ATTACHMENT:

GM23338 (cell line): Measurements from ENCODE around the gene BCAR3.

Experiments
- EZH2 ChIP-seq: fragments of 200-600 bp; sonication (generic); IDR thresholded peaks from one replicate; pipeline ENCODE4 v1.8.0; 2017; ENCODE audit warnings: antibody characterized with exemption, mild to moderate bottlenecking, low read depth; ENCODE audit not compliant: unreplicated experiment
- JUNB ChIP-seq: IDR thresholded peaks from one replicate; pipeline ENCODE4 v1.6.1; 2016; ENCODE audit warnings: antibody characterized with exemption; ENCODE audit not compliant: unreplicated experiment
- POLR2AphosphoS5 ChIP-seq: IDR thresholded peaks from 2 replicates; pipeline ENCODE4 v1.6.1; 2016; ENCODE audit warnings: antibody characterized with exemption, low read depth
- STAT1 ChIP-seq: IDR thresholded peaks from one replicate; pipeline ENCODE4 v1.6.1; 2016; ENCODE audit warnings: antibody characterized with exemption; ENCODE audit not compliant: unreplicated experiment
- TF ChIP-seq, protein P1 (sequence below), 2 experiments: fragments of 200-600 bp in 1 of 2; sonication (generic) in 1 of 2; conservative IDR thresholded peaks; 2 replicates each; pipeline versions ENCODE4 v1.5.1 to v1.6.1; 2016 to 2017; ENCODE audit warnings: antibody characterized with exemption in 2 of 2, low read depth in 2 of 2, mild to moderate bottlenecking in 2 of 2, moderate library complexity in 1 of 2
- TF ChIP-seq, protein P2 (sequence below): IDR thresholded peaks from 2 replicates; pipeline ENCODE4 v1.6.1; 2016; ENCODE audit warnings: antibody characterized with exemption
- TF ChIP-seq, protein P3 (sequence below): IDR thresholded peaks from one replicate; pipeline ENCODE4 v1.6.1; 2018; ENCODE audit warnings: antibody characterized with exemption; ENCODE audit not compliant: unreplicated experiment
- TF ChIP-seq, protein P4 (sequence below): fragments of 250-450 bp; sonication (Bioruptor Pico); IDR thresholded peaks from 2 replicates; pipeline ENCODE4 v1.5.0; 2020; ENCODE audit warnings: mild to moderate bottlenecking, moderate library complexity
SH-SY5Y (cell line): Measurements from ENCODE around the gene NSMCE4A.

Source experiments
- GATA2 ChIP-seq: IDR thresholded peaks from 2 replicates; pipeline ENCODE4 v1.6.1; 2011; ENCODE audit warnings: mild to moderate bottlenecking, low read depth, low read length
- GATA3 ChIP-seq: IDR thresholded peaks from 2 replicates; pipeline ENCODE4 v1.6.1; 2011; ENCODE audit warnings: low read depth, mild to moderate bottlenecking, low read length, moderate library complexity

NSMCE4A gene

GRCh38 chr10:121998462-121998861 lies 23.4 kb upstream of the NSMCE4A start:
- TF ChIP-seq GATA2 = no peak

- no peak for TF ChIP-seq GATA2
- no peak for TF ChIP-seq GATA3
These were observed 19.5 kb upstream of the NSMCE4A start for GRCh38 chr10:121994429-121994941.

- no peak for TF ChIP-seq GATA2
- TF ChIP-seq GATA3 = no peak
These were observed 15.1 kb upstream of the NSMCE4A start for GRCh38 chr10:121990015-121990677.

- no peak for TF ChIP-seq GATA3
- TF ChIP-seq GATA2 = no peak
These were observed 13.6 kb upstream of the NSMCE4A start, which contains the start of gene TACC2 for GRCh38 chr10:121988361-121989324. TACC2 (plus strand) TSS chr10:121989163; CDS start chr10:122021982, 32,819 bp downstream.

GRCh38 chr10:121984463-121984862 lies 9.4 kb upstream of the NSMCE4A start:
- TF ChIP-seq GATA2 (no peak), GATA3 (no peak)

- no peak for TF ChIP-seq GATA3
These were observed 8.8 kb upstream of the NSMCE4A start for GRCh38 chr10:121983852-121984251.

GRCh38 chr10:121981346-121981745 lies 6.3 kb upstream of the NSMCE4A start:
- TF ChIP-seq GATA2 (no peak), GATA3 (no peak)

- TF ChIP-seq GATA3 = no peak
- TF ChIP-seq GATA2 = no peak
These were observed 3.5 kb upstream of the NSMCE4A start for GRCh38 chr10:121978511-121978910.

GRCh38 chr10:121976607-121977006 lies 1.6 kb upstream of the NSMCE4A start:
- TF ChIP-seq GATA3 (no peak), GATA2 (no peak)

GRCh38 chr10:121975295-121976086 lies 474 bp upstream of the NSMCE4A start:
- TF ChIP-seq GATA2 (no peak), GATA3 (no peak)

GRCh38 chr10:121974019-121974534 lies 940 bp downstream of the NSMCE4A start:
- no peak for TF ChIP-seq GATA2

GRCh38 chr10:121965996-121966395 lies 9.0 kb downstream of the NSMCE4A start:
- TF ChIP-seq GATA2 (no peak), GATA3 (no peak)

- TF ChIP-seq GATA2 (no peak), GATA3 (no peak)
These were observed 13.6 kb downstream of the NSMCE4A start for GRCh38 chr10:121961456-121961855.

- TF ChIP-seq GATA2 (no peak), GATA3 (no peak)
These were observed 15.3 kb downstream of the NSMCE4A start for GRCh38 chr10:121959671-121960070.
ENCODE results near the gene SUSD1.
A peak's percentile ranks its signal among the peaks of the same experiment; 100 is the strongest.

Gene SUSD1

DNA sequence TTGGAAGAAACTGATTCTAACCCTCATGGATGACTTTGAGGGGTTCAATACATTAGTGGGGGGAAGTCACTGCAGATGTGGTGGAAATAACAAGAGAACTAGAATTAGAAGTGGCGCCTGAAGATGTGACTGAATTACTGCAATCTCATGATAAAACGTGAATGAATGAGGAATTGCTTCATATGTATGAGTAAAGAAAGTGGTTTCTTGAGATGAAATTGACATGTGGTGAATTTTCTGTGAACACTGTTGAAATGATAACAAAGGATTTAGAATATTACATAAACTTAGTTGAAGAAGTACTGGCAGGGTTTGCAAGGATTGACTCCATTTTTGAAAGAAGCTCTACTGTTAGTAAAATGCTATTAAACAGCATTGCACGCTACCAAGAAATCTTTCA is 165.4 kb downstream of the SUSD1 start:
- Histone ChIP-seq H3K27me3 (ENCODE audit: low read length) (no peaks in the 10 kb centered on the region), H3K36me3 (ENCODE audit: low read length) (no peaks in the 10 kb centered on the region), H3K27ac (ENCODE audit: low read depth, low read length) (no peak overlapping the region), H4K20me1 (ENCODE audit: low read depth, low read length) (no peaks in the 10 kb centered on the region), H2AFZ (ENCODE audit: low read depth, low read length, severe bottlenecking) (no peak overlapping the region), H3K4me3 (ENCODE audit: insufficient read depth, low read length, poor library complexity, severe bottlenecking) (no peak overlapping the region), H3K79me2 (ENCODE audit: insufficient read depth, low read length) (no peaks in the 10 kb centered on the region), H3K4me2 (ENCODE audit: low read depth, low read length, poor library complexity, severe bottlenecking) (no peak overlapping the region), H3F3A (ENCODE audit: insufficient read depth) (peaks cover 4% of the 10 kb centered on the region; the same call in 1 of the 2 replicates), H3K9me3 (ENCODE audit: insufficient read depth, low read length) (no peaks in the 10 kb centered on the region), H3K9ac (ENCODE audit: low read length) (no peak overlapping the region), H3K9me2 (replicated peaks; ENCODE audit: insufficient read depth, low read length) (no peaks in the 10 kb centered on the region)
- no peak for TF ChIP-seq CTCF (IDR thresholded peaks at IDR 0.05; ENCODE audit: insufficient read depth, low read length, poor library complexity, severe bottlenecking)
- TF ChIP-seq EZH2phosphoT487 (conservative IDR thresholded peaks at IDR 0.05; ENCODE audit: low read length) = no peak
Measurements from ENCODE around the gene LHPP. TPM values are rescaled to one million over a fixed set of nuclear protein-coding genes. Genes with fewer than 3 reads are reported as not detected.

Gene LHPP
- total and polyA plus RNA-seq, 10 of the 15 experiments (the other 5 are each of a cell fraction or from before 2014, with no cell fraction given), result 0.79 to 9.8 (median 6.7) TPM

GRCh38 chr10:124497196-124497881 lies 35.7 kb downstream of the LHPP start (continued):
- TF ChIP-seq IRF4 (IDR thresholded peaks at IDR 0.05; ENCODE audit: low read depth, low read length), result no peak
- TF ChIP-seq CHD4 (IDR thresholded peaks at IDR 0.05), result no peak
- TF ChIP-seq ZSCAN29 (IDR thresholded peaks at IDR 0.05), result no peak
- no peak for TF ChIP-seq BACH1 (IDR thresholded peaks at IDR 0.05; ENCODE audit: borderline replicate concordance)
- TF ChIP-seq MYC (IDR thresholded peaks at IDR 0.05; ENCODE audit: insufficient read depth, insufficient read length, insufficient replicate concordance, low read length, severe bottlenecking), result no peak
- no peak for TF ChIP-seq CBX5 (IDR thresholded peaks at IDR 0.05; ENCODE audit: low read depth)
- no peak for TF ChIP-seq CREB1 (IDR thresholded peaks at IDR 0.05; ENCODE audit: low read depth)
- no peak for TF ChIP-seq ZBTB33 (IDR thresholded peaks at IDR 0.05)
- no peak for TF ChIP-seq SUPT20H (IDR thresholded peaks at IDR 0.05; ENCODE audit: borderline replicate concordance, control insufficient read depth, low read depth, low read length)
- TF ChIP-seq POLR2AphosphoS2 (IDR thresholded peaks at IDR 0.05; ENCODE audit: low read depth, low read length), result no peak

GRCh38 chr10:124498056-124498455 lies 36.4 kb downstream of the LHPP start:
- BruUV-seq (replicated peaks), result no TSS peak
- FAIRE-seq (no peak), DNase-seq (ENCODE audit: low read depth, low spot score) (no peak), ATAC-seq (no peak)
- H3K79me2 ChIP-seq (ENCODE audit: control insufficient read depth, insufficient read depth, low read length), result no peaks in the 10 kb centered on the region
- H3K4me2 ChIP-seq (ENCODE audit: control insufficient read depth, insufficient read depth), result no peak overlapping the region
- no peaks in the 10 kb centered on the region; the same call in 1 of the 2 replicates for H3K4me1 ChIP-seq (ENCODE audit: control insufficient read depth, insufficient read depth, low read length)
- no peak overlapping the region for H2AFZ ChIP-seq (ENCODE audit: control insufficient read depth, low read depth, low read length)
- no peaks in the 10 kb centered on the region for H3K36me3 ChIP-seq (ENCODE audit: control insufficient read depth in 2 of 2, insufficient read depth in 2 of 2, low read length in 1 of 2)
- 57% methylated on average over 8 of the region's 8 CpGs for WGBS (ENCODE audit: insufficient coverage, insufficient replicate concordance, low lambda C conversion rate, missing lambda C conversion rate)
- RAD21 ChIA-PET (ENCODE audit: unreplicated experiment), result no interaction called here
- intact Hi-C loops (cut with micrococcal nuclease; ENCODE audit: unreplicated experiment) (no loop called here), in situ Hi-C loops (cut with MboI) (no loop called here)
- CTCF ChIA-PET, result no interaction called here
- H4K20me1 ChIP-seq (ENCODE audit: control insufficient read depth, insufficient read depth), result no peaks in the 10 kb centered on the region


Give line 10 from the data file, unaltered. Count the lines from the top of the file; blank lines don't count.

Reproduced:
- TF ChIP-seq, protein P4 (sequence below): fragments of 250-450 bp; sonication (Bioruptor Pico); IDR thresholded peaks from 2 replicates; pipeline ENCODE4 v1.5.0; 2020; ENCODE audit warnings: mild to moderate bottlenecking, moderate library complexity